Evolution of Publishing Semantics

Think you’ve finally got your bearings in the shifting world of publishing semantics? Well, get ready for another change. One of the things I’ve been working on over the last year is to help develop a specification that will bring many of the semantics defined in the EPUB Structural Semantics Vocabulary more directly into the HTML/accessibility world via integration with the ARIA role attribute.

A first draft of what is now called the Digital Publishing WAI-ARIA Module is available for review — but it’s still too early for use, so don’t rush out to use it after reading. What is being sought at this time is feedback, so I’m going to give a little rundown of it and its development for this post for anyone not familiar with its development.

History Repeats Itself

Dealing in publishing semantics keeps making me think of a line from an old 80s song… Oh no, oh no, round and round we go.

This digital publishing module represents the third time I’ve helped build a semantics vocabulary. The first time was as part of the ANSI/NISO Z39.98 Authoring and Interchange specification. I started working on that back around 2008 when I was still at CNIB. We needed rich semantics to produce high-quality braille, as did others participating in the work, so we also developed what can only be called the behemoth of all digital publishing modules. It covered everything everyone could think of using.

But key to note was that it was developed as an aid to internal production of formats, and to facilitate the exchange of data. It wasn’t written specifically with an eye to presenting the semantics to end users, as EPUB 3 didn’t exist and the ARIA role attribute didn’t handle publishing semantics.


Right at the tail end of the development of the Z39.98 specification came the start of the development of EPUB 3, and one of the goals of EPUB 3 was to bring richer semantics to publications. Back in 2010-2011, though, HTML5 was still changing and shifting and there was talk of it taking another decade to become a recommendation. I wasn’t in on the discussions that led to minting the epub:type attribute — I was still wrapping up that DAISY spec — but legend has it that the HTML folks pointed us at a namespaced attribute as the most appropriate way to extend HTML as we needed to add semantic inflection on elements.

The ARIA role attribute was also considered at that time, but it wasn’t extensible, or there was a lot of contention around its extensibility (see the defunct XHTML role attribute as an example). In the end, we got extensibility, but with some baggage that by using a namespaced attribute we were further tied to XHTML.

An attribute without a vocabulary would be pretty useless, of course, so from the first culling of the DAISY vocabulary was born the EPUB structure vocabulary. Its paring down was an attempt to find a more reasonable set of semantics commonly used by publishers. If that sounds like a lot of guesswork, well, this sort of work is always interpretive. It’s still quite a large vocabulary, though.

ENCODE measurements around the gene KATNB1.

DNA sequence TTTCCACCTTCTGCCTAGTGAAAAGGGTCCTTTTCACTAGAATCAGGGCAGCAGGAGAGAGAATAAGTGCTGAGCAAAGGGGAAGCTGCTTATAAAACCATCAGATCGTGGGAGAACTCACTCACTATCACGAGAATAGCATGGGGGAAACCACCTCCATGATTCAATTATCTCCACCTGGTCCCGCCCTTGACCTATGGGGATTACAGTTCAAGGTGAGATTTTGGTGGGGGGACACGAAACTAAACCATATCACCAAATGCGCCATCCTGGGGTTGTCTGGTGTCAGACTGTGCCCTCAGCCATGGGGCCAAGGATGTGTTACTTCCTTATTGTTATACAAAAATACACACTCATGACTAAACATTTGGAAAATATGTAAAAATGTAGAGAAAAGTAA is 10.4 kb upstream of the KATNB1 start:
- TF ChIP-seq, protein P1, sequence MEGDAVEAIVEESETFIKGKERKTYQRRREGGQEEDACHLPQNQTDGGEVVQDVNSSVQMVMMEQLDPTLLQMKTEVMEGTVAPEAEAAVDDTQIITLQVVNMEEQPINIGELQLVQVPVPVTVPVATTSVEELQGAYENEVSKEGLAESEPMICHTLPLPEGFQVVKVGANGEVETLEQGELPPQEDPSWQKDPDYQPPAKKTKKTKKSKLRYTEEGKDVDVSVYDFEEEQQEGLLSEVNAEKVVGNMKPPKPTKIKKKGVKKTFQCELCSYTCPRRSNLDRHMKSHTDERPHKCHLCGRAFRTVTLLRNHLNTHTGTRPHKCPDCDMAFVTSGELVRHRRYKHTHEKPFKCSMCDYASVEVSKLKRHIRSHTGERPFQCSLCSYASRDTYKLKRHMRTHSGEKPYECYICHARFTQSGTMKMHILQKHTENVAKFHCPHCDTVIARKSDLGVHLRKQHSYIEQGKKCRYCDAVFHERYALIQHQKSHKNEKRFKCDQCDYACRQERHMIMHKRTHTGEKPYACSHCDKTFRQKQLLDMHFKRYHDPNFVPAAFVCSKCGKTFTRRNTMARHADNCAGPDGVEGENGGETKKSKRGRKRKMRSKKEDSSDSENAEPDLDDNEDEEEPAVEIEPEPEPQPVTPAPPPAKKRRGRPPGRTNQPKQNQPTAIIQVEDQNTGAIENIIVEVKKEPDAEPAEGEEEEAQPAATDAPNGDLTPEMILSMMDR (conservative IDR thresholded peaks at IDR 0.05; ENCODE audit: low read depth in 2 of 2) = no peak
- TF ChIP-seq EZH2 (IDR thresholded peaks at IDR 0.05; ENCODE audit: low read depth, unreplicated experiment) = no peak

The focus of the semantics also shifted in bringing them into EPUB. EPUB 3 was a merging of mainstream and accessible republishing, so the vocabulary was designed to (ideally) meet two goals: enriched structure for the production side, but also actionable semantics for consumption.

It’s hard to say a few years out that the potential for semantics on the reading side has played out all that well yet. Reading systems largely haven’t taken advantage of the semantics to provide richer information about the text, or to allow automatic skipping of content. There have been some breakthroughs, like pop-up footnotes, but the potential still remains somewhat untapped.

Part of the reason for that failure is that the reading-side potential is already covered by ARIA, if imperfectly for publishing. In the DAISY days, reading systems would have been built to work off independent features like epub:type, but there’s no point having a competing technology when one already exists. Who wants to build another ARIA?


That long story brings us to today… integration of publishing semantics into ARIA, which began as part of the digital publishing work going on in W3C. In looking to EPUB 3.1 and beyond, specifically at integration of EPUB with plain old non-XML HTML, the ARIA role attribute could potentially be a replacement for the XHTML-bound epub:type attribute (although that’s probably a longer-term goal, and not certain).

Long story short, another cull began last fall, to look at reducing the EPUB vocabulary further to pare the list down to the most essential of semantics for navigating and consuming a document. The intention was to present to the ARIA folks a list of the most broadly-used terms across as much of the publishing sphere as possible, but with particular focus initially on trade publishing. Ensuring that these terms would be valuable for accessibility, and not just semantics for semantics sake (also called production use), was a prime concern.

The resulting list was much tighter than either preceding vocabulary, and, in my rarely humble opinion, the chance to really sit down and review the definitions led to a much better and more easily understood vocabulary. (I’m hoping we can backport a lot of these changes to EPUB in the next revision.)

But enough of the history lesson on how we got from there to here. To the vocabulary itself…